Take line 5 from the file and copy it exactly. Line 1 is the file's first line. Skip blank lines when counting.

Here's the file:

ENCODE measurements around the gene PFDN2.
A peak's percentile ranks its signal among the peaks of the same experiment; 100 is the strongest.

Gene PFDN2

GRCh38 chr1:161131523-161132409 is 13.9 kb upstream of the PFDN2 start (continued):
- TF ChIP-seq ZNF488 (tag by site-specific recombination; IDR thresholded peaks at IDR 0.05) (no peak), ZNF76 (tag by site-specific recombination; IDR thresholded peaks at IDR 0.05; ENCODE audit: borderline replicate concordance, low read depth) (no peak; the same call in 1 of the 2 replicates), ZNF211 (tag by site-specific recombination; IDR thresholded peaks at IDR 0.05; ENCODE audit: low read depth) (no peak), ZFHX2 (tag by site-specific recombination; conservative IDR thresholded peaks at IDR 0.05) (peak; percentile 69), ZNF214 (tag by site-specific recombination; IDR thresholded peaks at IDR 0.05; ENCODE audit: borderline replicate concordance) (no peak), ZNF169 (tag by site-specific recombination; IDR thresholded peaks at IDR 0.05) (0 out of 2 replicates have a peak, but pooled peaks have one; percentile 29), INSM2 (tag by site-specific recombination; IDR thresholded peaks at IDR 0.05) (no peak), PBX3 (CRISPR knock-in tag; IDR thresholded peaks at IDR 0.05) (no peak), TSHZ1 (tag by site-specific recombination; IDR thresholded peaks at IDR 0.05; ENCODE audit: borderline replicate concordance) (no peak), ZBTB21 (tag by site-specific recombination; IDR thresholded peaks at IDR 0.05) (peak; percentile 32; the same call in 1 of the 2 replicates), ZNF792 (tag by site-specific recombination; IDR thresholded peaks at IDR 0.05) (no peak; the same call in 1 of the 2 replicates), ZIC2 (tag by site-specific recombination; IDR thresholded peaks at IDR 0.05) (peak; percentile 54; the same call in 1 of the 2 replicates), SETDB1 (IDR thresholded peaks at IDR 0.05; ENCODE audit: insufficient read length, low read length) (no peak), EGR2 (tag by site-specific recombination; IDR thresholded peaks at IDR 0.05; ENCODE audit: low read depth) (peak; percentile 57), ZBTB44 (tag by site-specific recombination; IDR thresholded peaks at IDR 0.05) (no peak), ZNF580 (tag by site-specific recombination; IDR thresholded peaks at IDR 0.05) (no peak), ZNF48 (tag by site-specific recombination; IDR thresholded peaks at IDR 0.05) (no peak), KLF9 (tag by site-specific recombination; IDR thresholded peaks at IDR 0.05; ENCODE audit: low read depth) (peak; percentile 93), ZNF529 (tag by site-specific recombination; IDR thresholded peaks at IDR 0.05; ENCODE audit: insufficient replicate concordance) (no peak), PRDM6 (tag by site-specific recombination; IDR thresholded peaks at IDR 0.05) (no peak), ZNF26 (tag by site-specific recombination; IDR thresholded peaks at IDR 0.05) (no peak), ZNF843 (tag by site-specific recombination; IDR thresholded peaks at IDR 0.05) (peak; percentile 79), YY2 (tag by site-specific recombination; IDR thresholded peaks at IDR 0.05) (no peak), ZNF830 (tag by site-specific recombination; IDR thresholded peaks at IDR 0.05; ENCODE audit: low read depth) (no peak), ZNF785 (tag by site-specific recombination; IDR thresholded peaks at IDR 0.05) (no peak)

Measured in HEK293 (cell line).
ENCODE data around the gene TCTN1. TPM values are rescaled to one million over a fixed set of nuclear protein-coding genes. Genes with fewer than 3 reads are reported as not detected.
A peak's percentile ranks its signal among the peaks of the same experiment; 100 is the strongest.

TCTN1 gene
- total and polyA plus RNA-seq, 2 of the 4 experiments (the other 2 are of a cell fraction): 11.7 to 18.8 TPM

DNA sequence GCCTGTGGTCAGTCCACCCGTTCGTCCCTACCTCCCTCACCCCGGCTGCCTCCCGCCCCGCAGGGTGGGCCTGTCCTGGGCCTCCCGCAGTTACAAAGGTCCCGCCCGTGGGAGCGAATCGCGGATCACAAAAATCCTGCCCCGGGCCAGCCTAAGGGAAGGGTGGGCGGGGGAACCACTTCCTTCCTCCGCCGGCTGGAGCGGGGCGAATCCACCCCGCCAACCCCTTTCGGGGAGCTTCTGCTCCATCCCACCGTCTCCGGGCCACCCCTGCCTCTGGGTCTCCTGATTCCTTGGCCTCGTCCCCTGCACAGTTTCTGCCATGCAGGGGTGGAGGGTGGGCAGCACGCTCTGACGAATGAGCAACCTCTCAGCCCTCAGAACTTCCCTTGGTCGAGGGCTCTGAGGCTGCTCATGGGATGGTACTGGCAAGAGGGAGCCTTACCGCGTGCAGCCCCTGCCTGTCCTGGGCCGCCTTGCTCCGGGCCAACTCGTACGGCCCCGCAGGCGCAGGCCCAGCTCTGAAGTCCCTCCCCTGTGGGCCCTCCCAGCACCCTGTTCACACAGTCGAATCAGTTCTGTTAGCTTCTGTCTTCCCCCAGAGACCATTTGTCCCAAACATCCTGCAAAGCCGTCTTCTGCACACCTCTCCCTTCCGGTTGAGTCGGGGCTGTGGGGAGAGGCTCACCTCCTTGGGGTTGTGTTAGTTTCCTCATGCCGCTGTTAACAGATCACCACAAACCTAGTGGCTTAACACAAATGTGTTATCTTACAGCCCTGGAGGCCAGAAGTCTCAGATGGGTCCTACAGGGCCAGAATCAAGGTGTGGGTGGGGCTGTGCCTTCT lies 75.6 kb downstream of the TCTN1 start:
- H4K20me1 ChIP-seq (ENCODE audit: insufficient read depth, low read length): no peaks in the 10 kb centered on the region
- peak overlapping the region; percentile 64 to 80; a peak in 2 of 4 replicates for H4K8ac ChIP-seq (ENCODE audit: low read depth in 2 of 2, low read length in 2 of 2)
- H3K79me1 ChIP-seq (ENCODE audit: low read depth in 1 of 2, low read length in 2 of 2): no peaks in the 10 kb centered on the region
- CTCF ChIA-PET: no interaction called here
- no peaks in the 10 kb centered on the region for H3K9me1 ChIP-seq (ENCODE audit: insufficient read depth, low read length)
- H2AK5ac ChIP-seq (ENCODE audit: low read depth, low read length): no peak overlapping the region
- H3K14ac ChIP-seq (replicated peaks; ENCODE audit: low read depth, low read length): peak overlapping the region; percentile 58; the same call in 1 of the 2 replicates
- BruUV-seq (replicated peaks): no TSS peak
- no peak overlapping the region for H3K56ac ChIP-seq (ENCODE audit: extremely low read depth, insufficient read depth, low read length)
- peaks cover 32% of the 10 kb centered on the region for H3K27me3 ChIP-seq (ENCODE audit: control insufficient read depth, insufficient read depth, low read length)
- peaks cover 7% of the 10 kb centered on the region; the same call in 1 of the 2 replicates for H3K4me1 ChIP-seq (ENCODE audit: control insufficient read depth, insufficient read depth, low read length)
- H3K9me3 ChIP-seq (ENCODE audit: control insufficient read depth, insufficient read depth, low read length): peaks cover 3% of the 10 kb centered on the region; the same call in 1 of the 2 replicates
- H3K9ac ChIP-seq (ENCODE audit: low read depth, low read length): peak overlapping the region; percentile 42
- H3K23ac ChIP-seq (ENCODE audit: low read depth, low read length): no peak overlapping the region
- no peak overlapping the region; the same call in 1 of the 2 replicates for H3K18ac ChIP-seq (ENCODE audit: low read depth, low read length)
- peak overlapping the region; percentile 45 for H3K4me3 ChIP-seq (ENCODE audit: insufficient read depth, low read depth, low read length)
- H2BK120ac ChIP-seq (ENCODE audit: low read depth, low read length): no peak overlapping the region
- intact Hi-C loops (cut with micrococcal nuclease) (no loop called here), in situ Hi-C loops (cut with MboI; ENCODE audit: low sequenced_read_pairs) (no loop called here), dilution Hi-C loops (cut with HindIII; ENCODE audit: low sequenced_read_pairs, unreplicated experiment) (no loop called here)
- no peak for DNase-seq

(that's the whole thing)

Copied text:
- TF ChIP-seq ZNF488 (tag by site-specific recombination; IDR thresholded peaks at IDR 0.05) (no peak), ZNF76 (tag by site-specific recombination; IDR thresholded peaks at IDR 0.05; ENCODE audit: borderline replicate concordance, low read depth) (no peak; the same call in 1 of the 2 replicates), ZNF211 (tag by site-specific recombination; IDR thresholded peaks at IDR 0.05; ENCODE audit: low read depth) (no peak), ZFHX2 (tag by site-specific recombination; conservative IDR thresholded peaks at IDR 0.05) (peak; percentile 69), ZNF214 (tag by site-specific recombination; IDR thresholded peaks at IDR 0.05; ENCODE audit: borderline replicate concordance) (no peak), ZNF169 (tag by site-specific recombination; IDR thresholded peaks at IDR 0.05) (0 out of 2 replicates have a peak, but pooled peaks have one; percentile 29), INSM2 (tag by site-specific recombination; IDR thresholded peaks at IDR 0.05) (no peak), PBX3 (CRISPR knock-in tag; IDR thresholded peaks at IDR 0.05) (no peak), TSHZ1 (tag by site-specific recombination; IDR thresholded peaks at IDR 0.05; ENCODE audit: borderline replicate concordance) (no peak), ZBTB21 (tag by site-specific recombination; IDR thresholded peaks at IDR 0.05) (peak; percentile 32; the same call in 1 of the 2 replicates), ZNF792 (tag by site-specific recombination; IDR thresholded peaks at IDR 0.05) (no peak; the same call in 1 of the 2 replicates), ZIC2 (tag by site-specific recombination; IDR thresholded peaks at IDR 0.05) (peak; percentile 54; the same call in 1 of the 2 replicates), SETDB1 (IDR thresholded peaks at IDR 0.05; ENCODE audit: insufficient read length, low read length) (no peak), EGR2 (tag by site-specific recombination; IDR thresholded peaks at IDR 0.05; ENCODE audit: low read depth) (peak; percentile 57), ZBTB44 (tag by site-specific recombination; IDR thresholded peaks at IDR 0.05) (no peak), ZNF580 (tag by site-specific recombination; IDR thresholded peaks at IDR 0.05) (no peak), ZNF48 (tag by site-specific recombination; IDR thresholded peaks at IDR 0.05) (no peak), KLF9 (tag by site-specific recombination; IDR thresholded peaks at IDR 0.05; ENCODE audit: low read depth) (peak; percentile 93), ZNF529 (tag by site-specific recombination; IDR thresholded peaks at IDR 0.05; ENCODE audit: insufficient replicate concordance) (no peak), PRDM6 (tag by site-specific recombination; IDR thresholded peaks at IDR 0.05) (no peak), ZNF26 (tag by site-specific recombination; IDR thresholded peaks at IDR 0.05) (no peak), ZNF843 (tag by site-specific recombination; IDR thresholded peaks at IDR 0.05) (peak; percentile 79), YY2 (tag by site-specific recombination; IDR thresholded peaks at IDR 0.05) (no peak), ZNF830 (tag by site-specific recombination; IDR thresholded peaks at IDR 0.05; ENCODE audit: low read depth) (no peak), ZNF785 (tag by site-specific recombination; IDR thresholded peaks at IDR 0.05) (no peak)